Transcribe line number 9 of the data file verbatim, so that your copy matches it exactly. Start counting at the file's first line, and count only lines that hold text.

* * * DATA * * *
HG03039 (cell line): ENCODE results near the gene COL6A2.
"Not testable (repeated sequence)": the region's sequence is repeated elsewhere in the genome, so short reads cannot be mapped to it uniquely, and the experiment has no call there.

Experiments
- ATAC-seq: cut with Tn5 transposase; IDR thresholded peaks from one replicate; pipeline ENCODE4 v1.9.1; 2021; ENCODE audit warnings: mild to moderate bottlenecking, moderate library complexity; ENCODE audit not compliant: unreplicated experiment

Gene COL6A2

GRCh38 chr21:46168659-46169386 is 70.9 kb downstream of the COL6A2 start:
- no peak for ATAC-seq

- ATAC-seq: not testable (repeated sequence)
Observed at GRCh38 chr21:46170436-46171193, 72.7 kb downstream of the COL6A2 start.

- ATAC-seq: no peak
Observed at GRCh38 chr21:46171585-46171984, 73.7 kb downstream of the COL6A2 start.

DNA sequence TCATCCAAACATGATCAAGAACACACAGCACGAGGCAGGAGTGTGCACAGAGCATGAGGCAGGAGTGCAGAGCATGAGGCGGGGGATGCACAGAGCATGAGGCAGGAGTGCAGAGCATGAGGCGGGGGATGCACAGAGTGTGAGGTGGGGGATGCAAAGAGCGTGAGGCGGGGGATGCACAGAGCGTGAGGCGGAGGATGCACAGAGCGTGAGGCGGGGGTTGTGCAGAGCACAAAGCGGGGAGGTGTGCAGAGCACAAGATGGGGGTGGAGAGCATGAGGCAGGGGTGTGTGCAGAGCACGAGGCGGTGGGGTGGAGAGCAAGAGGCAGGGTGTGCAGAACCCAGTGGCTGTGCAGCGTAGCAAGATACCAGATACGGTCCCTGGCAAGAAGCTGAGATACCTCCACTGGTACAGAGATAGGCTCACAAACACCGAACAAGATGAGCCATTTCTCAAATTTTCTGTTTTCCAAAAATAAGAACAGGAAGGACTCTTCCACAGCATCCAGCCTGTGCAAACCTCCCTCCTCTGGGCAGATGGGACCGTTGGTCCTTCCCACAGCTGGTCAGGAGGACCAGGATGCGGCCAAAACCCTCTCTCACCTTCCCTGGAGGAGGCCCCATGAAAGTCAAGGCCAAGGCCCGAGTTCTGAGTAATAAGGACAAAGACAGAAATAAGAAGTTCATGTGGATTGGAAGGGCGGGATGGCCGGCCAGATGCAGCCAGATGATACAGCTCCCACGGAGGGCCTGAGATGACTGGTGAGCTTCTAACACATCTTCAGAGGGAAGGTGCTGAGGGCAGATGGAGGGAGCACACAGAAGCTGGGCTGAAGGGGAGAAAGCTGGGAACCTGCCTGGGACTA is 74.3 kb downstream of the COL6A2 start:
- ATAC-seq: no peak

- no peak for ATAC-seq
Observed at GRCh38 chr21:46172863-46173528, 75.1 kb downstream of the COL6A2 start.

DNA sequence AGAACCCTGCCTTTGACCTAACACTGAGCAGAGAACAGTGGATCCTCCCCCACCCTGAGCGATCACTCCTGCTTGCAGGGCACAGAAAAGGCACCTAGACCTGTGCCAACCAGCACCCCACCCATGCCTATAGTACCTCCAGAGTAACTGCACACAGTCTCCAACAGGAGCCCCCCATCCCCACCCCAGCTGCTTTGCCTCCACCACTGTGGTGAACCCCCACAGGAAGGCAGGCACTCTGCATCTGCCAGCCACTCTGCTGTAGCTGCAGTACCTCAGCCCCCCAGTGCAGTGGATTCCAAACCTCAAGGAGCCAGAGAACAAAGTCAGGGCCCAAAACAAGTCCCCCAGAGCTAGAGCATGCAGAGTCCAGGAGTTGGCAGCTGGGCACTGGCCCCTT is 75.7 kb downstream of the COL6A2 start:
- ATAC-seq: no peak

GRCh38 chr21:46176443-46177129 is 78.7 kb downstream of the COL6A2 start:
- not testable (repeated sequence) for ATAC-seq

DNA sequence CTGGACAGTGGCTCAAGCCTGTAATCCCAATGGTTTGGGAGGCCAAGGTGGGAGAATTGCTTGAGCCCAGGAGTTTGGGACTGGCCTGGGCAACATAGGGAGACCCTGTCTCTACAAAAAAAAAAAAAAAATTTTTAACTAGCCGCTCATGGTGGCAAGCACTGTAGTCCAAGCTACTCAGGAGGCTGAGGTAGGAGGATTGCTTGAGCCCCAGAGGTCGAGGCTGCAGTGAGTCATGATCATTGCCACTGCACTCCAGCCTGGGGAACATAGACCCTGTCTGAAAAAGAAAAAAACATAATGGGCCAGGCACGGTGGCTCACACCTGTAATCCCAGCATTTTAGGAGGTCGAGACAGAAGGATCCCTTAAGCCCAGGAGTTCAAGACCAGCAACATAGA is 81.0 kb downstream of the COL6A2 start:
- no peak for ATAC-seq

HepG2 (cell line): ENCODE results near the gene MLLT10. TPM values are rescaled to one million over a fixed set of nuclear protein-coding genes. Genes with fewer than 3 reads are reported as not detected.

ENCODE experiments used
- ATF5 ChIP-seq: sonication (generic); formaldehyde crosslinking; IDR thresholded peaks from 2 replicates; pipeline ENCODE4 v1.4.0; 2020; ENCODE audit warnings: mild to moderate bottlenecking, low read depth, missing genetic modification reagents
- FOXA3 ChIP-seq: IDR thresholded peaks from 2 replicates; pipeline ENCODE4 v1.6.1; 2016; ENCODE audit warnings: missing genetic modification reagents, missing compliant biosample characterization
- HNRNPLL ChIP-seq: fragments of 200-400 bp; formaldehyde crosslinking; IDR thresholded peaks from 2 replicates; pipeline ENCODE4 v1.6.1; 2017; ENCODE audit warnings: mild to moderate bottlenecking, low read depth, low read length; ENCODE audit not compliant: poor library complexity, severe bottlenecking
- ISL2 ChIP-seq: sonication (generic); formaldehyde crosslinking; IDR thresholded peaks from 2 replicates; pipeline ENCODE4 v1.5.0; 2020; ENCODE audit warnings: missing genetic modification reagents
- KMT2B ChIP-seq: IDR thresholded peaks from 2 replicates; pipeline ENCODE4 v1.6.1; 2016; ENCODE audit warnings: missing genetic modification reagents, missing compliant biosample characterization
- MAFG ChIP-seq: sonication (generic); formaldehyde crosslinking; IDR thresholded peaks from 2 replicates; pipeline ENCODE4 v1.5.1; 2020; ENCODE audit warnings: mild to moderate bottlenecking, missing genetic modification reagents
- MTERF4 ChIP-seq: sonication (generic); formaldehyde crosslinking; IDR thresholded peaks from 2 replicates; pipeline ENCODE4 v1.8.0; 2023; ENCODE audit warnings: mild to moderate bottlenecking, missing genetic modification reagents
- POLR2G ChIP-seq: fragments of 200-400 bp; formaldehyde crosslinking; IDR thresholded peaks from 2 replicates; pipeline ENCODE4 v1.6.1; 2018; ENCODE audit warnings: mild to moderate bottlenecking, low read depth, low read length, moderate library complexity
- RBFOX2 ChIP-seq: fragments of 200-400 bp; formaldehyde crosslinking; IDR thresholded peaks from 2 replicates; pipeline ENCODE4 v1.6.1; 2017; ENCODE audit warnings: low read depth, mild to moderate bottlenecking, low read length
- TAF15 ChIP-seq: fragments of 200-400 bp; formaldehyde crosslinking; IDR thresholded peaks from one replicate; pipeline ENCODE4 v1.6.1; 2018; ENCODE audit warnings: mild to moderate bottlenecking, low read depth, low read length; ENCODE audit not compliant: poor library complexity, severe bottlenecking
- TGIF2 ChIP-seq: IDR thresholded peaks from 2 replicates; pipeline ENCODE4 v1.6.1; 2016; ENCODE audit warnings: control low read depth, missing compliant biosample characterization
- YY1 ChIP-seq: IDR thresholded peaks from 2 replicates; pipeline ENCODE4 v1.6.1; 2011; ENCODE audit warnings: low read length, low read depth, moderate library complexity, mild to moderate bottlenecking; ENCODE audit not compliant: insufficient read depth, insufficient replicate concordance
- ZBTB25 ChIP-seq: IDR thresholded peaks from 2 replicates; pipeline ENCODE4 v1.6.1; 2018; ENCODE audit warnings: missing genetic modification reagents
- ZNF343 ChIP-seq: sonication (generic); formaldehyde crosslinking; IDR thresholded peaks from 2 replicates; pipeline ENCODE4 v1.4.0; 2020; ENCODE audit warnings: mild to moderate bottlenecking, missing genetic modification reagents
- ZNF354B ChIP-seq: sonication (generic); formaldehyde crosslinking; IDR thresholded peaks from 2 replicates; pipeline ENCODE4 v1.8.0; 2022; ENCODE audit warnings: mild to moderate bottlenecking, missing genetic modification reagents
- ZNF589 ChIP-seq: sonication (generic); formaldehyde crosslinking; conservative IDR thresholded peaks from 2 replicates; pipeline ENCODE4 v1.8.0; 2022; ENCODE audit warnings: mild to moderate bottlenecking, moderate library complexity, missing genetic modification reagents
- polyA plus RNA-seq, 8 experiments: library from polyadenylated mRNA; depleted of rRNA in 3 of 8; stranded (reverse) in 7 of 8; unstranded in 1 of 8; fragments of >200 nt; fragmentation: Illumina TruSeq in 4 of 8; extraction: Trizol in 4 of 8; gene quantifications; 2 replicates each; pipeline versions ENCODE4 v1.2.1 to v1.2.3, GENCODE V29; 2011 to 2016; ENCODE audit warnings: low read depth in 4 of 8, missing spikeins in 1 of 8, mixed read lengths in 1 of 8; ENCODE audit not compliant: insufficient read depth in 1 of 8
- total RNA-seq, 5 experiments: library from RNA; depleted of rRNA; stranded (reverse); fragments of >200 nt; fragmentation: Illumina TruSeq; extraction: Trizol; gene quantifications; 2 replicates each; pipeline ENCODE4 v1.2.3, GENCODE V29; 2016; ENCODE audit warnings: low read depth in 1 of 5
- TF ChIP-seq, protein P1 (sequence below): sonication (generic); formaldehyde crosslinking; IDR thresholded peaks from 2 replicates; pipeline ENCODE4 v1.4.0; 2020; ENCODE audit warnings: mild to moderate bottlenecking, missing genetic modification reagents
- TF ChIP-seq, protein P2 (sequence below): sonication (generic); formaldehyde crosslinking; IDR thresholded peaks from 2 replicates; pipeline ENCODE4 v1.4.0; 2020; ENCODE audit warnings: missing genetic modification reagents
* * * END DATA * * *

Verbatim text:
Observed at GRCh38 chr21:46170436-46171193, 72.7 kb downstream of the COL6A2 start.